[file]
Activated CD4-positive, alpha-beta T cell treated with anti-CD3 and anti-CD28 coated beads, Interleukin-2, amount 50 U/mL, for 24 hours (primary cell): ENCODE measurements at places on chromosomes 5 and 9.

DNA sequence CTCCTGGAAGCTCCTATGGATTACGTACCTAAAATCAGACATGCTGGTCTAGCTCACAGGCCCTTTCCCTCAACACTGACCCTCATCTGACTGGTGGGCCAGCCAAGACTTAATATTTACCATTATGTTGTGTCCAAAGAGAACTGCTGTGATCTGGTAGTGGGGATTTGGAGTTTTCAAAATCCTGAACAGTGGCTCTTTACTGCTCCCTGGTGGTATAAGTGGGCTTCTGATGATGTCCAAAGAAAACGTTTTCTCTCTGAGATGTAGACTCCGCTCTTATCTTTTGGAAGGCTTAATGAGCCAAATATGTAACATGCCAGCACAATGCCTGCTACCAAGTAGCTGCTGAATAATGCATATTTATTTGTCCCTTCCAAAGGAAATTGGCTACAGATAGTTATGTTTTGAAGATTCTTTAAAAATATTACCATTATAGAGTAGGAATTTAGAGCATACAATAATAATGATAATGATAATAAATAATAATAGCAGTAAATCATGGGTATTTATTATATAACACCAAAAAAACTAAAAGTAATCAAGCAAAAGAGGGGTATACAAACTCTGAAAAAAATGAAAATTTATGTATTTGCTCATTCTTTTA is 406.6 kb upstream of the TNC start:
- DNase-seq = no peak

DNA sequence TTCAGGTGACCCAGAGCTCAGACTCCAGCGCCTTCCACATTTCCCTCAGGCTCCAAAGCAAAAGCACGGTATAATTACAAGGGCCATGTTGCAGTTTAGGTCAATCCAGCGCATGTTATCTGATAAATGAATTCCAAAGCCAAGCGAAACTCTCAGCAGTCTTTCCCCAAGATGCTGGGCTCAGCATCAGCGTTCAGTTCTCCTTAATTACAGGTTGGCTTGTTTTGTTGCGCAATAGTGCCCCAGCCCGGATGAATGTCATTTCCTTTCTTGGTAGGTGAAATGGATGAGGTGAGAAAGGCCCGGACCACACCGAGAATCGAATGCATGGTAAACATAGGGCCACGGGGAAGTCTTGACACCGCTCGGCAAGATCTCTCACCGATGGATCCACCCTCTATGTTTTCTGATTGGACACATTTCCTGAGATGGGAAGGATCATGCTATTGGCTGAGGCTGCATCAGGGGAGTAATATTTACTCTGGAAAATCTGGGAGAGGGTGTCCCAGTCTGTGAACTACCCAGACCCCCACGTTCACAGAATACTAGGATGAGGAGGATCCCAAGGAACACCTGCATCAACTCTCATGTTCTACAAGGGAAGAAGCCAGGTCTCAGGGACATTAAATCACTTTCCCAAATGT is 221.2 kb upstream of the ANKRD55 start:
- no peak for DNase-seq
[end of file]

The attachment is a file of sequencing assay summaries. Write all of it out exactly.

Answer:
Activated CD4-positive, alpha-beta T cell treated with anti-CD3 and anti-CD28 coated beads, Interleukin-2, amount 50 U/mL, for 24 hours (primary cell): ENCODE measurements at places on chromosomes 5 and 9.

DNA sequence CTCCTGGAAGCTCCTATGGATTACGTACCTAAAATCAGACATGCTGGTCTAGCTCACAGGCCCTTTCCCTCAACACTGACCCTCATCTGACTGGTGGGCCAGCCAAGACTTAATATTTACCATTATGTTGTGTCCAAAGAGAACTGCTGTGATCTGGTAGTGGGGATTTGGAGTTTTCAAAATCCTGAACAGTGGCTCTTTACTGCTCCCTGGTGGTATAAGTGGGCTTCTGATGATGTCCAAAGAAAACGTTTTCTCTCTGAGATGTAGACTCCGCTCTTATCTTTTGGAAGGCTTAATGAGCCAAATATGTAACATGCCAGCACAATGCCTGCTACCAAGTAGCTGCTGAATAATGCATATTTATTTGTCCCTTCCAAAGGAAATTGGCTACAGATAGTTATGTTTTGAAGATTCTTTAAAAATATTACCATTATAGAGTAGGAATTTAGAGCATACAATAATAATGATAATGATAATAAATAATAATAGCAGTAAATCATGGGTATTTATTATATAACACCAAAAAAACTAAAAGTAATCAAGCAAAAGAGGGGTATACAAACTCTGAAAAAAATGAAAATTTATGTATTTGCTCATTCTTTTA is 406.6 kb upstream of the TNC start:
- DNase-seq = no peak

DNA sequence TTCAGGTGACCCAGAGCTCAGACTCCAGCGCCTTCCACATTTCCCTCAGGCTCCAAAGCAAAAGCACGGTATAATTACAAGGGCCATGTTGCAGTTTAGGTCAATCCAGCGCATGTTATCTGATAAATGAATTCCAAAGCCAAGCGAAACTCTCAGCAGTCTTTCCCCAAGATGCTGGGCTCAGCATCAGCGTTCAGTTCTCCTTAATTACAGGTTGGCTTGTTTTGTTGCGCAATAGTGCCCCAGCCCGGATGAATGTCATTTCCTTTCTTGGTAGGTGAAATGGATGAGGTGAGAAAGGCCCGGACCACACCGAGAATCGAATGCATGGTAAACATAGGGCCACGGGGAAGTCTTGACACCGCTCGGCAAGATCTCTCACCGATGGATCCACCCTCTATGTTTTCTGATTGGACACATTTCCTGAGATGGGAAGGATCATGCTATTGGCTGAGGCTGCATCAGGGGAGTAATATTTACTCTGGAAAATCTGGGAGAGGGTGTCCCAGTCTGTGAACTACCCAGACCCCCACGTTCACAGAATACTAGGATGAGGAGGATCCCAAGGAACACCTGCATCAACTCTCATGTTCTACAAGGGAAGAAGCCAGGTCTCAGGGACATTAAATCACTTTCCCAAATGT is 221.2 kb upstream of the ANKRD55 start:
- no peak for DNase-seq